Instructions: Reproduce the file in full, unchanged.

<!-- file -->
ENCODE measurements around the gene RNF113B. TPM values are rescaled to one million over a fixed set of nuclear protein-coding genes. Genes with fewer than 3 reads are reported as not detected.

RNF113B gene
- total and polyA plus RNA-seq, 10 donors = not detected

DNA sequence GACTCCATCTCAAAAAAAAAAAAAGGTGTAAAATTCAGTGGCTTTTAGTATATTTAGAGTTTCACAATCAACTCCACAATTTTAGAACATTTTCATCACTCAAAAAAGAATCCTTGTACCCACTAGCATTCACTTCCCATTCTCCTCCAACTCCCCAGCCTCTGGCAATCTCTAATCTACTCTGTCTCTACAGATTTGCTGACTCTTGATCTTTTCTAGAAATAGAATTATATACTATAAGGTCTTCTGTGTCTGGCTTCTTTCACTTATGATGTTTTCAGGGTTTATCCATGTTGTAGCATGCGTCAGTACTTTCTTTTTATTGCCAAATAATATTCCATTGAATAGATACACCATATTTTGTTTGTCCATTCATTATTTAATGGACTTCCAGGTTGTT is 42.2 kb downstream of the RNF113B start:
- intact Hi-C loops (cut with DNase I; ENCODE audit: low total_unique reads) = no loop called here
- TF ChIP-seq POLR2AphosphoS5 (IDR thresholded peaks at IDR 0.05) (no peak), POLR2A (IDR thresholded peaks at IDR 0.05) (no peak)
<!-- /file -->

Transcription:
ENCODE measurements around the gene RNF113B. TPM values are rescaled to one million over a fixed set of nuclear protein-coding genes. Genes with fewer than 3 reads are reported as not detected.

RNF113B gene
- total and polyA plus RNA-seq, 10 donors = not detected

DNA sequence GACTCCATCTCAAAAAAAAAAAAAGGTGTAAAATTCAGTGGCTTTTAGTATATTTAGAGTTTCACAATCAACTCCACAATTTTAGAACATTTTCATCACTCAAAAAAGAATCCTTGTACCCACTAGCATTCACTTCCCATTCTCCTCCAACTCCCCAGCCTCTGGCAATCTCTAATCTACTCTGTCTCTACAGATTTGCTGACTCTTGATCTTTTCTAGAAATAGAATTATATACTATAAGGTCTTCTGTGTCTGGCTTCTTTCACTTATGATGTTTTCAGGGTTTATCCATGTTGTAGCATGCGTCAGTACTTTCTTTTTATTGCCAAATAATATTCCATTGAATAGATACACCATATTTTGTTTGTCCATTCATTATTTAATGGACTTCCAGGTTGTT is 42.2 kb downstream of the RNF113B start:
- intact Hi-C loops (cut with DNase I; ENCODE audit: low total_unique reads) = no loop called here
- TF ChIP-seq POLR2AphosphoS5 (IDR thresholded peaks at IDR 0.05) (no peak), POLR2A (IDR thresholded peaks at IDR 0.05) (no peak)